UPC to launch on-demand TV and movies services this Friday

22 May 2012

This Friday more than a third of digital homes served by UPC will be able to access the RTÉ Player and TV3’s 3player. In addition, deals with six major movie studios will see UPC launch on-demand movie services that will compete with Netflix and high-street video stores.

The cable TV and broadband provider said that by the summer’s end some 600,000 homes in Dublin, Cork, Limerick, Galway and Waterford will be able to access the services.

UPC sales and marketing director Mark Coan described the new services as a game changer and a tangible result of the company’s €500m network upgrade over the past five years.

In addition to RTÉ and TV3’s respective TV players, Coan told Siliconrepublic.com that the company has also struck deals with BBC, ITV and various US TV producers, like MGM, Food Network, History and Discovery Channel, to include the latest UK and US TV shows and box-set dramas for on-demand consumption.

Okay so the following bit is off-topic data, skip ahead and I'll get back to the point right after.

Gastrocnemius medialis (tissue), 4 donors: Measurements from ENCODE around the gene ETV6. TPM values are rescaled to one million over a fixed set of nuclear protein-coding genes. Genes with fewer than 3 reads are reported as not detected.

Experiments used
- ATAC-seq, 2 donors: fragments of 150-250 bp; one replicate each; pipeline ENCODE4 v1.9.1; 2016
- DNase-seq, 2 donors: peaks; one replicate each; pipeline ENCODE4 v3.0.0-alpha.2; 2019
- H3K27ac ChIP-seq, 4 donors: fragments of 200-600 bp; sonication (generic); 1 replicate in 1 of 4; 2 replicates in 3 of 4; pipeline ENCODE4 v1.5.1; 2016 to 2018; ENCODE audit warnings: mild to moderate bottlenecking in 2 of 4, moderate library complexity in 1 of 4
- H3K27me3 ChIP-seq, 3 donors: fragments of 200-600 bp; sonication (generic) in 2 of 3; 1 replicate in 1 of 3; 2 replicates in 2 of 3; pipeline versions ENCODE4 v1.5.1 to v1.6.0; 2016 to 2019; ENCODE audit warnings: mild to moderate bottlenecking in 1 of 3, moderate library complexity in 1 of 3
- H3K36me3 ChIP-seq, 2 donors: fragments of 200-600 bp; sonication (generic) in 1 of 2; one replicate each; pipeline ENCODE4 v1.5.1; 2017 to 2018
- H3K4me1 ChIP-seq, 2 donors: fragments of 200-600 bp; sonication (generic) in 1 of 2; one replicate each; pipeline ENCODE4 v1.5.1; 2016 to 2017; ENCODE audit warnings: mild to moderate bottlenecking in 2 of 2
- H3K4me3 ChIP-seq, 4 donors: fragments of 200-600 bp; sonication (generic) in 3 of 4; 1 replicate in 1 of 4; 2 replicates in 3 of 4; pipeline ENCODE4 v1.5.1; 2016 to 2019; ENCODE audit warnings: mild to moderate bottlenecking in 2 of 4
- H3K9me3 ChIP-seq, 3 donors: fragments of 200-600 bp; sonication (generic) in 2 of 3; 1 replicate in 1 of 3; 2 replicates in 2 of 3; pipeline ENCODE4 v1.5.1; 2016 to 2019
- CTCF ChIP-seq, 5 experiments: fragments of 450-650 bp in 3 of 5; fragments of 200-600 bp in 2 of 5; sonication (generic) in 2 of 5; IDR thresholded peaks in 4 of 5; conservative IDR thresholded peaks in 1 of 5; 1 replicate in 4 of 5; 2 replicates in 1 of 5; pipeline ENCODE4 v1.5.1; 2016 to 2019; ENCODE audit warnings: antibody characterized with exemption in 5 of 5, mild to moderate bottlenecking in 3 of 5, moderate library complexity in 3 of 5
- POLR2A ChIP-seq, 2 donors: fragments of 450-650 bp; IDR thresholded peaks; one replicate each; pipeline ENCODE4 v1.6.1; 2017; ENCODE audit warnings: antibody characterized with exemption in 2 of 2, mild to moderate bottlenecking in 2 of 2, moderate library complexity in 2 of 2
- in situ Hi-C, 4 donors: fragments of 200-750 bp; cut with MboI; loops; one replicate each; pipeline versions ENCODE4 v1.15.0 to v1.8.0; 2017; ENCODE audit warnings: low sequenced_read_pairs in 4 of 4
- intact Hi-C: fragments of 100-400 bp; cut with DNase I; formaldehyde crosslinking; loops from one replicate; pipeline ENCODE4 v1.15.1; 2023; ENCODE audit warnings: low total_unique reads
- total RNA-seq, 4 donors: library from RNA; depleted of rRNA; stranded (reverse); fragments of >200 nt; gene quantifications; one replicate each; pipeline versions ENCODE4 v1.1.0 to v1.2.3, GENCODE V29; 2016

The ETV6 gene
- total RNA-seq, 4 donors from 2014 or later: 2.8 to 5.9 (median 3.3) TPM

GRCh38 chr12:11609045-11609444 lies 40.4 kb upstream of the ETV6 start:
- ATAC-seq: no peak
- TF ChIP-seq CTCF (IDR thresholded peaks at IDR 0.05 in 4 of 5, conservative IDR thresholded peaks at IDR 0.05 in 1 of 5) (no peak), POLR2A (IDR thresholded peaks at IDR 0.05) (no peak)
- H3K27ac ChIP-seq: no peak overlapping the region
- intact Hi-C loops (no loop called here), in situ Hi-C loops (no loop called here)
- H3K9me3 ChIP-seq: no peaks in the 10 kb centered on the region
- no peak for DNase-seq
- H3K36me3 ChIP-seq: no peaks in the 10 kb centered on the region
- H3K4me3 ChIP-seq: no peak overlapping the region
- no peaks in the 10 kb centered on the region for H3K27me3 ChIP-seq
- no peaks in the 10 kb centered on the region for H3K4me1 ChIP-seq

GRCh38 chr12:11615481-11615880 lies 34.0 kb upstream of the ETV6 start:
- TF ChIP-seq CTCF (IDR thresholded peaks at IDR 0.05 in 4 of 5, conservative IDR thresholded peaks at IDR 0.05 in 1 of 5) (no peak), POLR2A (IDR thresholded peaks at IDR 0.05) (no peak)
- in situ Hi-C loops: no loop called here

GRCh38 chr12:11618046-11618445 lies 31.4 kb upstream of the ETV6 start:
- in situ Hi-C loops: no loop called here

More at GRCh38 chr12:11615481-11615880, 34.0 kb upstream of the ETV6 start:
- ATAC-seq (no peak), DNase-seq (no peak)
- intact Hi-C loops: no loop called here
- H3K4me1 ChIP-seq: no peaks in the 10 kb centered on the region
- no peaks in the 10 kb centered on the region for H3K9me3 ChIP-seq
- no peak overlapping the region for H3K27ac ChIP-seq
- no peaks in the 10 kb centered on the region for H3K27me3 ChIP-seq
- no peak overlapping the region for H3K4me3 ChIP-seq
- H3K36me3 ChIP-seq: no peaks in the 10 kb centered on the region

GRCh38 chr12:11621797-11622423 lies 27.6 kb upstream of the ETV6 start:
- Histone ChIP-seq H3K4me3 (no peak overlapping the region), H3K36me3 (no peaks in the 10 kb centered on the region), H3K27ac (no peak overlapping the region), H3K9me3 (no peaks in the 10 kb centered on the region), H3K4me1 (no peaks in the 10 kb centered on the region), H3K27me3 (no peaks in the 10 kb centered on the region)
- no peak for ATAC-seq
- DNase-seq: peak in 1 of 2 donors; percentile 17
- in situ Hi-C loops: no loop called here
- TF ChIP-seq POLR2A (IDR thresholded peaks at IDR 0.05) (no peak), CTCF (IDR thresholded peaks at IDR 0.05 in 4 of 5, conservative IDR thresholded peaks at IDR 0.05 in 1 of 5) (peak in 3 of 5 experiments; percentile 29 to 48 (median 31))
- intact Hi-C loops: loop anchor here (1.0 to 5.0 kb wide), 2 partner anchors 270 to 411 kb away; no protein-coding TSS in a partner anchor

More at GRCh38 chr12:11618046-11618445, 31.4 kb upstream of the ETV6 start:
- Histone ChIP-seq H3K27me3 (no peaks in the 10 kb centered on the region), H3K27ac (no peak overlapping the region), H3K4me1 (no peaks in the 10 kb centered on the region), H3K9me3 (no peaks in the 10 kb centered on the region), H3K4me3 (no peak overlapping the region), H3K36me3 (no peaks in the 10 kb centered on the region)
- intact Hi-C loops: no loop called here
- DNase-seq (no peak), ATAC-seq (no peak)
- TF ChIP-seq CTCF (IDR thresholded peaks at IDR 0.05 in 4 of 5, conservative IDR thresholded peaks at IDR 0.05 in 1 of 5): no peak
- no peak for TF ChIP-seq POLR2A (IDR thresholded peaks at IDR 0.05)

“From launch we’ll have about 1,300 hours of UK and US TV content, including all five series of Dr Who, shows like The Good Wife, Dexter and True Blood.”

Coan said the 1,300 hours of content equates to €2,500 worth of DVD TV content.

He said the service has been trialled over the last month.

The on-demand TV services will be available for free from Friday to subscribers to its main digital TV package while the on-demand movies will range in price from €4.99 to €5.99 (HD) for new releases while an extensive library of movies from major movie house will cost €1.99 to rent.

In the UK, up to 26pc of people say they watch more TV through on-demand services than they do watching traditional linear TV services.

The move by UPC corresponds with a general shift across the Irish TV broadcasting market. On Monday, Siliconrepublic.com reported on RTÉ’s new digital strategy, which will result in 15pc of the national broadcaster’s revenues coming from digital products like on-demand content, merchandising and other services by 2015.

John Kennedy is a journalist who served as editor of Silicon Republic for 17 years